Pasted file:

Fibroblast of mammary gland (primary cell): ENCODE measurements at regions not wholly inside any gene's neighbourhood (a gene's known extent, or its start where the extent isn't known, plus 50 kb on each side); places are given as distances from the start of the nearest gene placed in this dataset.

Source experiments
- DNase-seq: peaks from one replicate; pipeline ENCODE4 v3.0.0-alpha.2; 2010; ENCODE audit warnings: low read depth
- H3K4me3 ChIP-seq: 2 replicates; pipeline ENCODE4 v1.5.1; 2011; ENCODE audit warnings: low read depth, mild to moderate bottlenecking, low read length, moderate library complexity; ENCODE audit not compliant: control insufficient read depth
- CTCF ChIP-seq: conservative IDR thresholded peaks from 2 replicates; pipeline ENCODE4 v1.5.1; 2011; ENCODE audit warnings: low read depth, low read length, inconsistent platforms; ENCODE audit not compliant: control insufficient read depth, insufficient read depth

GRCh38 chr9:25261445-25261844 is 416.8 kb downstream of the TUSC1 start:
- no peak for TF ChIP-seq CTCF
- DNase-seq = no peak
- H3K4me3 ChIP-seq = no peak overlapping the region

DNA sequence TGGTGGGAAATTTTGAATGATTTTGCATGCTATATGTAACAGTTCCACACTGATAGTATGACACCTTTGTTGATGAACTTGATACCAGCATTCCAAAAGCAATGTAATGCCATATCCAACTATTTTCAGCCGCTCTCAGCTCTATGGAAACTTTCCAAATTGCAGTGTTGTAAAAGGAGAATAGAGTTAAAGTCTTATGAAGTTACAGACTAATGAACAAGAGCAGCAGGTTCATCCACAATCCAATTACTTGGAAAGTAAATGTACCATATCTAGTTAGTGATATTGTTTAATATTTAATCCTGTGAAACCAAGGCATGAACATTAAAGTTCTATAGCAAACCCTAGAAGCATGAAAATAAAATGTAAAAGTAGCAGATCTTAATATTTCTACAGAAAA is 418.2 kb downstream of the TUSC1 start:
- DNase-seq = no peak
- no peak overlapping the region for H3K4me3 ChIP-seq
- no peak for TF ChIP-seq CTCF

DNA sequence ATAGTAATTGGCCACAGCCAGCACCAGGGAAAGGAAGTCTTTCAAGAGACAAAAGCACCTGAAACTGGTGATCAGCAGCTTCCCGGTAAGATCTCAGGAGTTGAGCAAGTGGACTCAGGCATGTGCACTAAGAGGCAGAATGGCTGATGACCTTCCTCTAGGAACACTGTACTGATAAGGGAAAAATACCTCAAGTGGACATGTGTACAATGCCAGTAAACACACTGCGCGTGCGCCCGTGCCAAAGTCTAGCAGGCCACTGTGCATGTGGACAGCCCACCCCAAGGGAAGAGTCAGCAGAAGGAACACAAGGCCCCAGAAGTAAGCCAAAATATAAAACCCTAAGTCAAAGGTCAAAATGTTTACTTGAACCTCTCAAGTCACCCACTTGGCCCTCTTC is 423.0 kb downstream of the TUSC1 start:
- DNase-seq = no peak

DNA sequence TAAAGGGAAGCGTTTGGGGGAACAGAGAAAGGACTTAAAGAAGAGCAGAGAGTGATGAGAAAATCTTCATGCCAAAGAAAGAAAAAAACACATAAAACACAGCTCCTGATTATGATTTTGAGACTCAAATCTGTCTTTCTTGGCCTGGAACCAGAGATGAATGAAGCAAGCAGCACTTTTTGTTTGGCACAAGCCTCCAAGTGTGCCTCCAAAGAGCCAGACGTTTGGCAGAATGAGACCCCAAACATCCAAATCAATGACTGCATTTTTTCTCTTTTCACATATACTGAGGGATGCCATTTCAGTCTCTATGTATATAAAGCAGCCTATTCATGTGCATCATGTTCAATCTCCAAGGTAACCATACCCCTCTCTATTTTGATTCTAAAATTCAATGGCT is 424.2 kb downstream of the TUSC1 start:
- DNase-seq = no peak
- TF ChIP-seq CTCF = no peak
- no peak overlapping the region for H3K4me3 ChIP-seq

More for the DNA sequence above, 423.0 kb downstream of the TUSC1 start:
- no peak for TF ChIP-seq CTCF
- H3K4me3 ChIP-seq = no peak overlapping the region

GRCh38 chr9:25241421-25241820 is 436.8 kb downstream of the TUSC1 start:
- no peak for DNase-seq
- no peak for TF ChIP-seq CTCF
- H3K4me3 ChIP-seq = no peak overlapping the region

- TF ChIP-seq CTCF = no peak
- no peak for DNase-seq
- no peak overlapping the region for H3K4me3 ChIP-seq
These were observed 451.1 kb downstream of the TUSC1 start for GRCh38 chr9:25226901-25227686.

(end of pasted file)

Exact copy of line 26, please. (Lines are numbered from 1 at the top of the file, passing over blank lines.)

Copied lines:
- H3K4me3 ChIP-seq = no peak overlapping the region